Seattle Times writer Melissa Allison seems a bit too excited about today’s report that retail spending in Washington State grew by 10.5% from spring ’05 to spring ’06.
Those were the days, back in the spring when the flowers bloomed and the housing market sizzled.
Washingtonians had such confidence last spring that they spent with abandon on computers, hotel rooms, jewelry and other items.
They spent 10.5 percent more than they had a year earlier, the largest increase for taxable retail sales in Washington since 1990, according to April-to-June data released Monday by the state Department of Revenue.
Rising gas prices didn’t wreck the mood and are not included in the retail-sales data.
Economists say the spending has calmed since then, doused by a slowdown in the housing market and slower employment growth.
The state’s economic growth and therefore the spending are propelled by employment gains, particularly in high-wage sectors such as aerospace, software and construction, Sohn said.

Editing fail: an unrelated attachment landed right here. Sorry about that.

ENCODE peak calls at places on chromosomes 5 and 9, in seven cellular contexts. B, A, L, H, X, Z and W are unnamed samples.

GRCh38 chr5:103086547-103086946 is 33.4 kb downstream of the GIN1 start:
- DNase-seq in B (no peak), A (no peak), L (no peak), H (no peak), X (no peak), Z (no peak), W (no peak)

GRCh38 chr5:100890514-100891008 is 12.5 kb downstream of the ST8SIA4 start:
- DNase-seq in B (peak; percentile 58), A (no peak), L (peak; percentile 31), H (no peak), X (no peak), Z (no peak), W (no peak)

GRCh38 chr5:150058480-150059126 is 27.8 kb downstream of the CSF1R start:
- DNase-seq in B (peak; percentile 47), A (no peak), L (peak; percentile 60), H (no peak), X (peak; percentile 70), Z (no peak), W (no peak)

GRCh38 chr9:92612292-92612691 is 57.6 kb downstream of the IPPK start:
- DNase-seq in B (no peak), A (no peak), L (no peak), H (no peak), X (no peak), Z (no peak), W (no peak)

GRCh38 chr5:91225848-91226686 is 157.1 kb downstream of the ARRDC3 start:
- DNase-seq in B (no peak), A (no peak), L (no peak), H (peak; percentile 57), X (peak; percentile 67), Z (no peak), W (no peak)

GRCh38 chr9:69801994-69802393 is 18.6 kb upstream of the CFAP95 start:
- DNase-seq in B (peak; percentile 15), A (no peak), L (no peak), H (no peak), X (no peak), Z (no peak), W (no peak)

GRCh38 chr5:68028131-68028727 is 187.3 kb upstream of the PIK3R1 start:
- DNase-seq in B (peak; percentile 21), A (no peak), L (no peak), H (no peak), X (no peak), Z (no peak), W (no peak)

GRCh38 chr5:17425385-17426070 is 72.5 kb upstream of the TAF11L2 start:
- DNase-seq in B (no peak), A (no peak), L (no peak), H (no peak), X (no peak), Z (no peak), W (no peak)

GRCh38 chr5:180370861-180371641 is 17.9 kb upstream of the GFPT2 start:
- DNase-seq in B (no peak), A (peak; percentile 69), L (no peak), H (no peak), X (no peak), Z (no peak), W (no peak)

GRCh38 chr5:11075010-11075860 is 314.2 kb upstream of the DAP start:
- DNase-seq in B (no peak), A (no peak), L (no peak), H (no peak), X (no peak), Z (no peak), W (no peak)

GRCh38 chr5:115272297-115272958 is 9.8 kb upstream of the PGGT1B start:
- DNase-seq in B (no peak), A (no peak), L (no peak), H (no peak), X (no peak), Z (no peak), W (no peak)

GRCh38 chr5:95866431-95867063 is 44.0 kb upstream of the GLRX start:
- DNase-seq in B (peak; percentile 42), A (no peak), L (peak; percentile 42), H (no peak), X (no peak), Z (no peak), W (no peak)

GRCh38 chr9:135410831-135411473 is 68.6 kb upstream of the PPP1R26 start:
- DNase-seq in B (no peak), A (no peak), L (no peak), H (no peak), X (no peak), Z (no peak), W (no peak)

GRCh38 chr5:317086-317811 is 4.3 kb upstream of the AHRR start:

So, the spending is “propelled by employment gains,” but when it “calms” it’s because of a slowdown in the housing market? What a delightful contradiction. I fail to see how a 10.5% retail spending increase can be attributed to “employment gains.” Were 10.5% more jobs added? Did everyone get a 10.5% raise? Smells like false assertion to me. I think it’s much more likely that the spending increase is primarily the result of home equity extraction and a declining savings rate.
Maybe it’s just me, but the news that people are spending increasingly more as incomes stay practically flat doesn’t seem like something to celebrate.
(Melissa Allison, Seattle Times, 10.31.2006)